The Government and the University Grants Committee (UGC) have been proactively nurturing talents for various sectors in Hong Kong and attach great importance to the manpower needs of Chinese Medicine. Under the existing mechanism, education and healthcare are specific manpower-planned disciplines, which now covers Chinese Medicine. The number of student places offered by the eight UGC-funded universities in the manpower-planned disciplines are determined by the Chief Executive-in-Council (CE-in-C) every triennium, taking into account the recommendations of relevant bureaux, and the universities will admit the specified number of students during the triennium. If there is an increase in the demand for specific manpower-planned programmes, the relevant bureaux will seek additional resources within the Government in accordance with the established procedures, which will then be disbursed to the universities in the form of a block grant through the UGC. On the premise that the student number targets have been met, the universities may flexibly deploy their resources to meet the needs of different disciplines.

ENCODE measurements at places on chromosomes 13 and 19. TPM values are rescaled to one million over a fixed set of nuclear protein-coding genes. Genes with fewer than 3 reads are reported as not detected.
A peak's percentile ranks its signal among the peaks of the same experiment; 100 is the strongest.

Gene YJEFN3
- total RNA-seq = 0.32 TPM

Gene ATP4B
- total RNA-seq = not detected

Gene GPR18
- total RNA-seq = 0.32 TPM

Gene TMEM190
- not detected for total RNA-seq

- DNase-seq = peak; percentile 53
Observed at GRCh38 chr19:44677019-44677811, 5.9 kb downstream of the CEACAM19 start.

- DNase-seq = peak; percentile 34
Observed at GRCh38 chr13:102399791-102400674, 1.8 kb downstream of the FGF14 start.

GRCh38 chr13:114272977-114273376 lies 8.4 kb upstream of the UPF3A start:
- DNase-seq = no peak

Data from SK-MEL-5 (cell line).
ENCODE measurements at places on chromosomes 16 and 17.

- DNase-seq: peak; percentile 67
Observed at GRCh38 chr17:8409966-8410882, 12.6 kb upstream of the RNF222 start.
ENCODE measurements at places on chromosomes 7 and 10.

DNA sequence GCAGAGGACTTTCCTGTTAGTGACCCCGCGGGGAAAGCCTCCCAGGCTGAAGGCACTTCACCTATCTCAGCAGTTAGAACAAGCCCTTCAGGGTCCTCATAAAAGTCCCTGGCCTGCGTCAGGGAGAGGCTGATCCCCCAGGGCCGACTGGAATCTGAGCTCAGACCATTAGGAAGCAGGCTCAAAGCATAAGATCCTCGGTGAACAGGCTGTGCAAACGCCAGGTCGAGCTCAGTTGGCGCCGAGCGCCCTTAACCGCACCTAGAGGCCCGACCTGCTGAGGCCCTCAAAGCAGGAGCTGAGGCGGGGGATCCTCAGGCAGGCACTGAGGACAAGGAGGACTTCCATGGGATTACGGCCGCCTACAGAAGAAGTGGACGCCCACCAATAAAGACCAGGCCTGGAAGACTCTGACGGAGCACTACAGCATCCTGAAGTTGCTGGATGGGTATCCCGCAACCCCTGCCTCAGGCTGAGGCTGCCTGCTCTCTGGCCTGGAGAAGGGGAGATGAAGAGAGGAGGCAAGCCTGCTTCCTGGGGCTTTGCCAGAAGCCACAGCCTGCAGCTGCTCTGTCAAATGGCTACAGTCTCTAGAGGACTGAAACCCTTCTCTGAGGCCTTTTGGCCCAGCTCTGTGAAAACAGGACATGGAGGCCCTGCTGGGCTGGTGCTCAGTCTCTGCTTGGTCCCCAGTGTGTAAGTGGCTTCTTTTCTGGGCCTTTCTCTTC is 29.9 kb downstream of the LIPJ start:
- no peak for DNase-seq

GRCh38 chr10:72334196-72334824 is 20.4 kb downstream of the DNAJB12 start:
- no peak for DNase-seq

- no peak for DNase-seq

Since the questions raised by the Hon Chan Wing-kwong involve different bureaux/departments, having consulted the Health Bureau, our reply is as follows:
(1) During the planning exercise for the 2019-22 and 2022-25 triennia, the CE-in-C approved the provision of 79 and 70 first-year-first-degree (FYFD) intake places respectively for the Chinese Medicine programmes on the recommendation of the relevant bureau. The relevant programmes are offered by the Hong Kong Baptist University, the Chinese University of Hong Kong and the University of Hong Kong. The numbers of FYFD intake places provided by the above universities in the 2019-22 triennium were 30, 25 and 24 respectively, while the numbers of FYFD places to be provided in the 2022-25 triennium are 30, 20 and 20 respectively. As aforementioned, recurrent grants are disbursed to the universities by the Government through the UGC in the form of a block grant. As such, we do not have the relevant figures on the portion of recurrent grants allocated to the Faculty of Chinese Medicine or School of Chinese Medicine within the universities.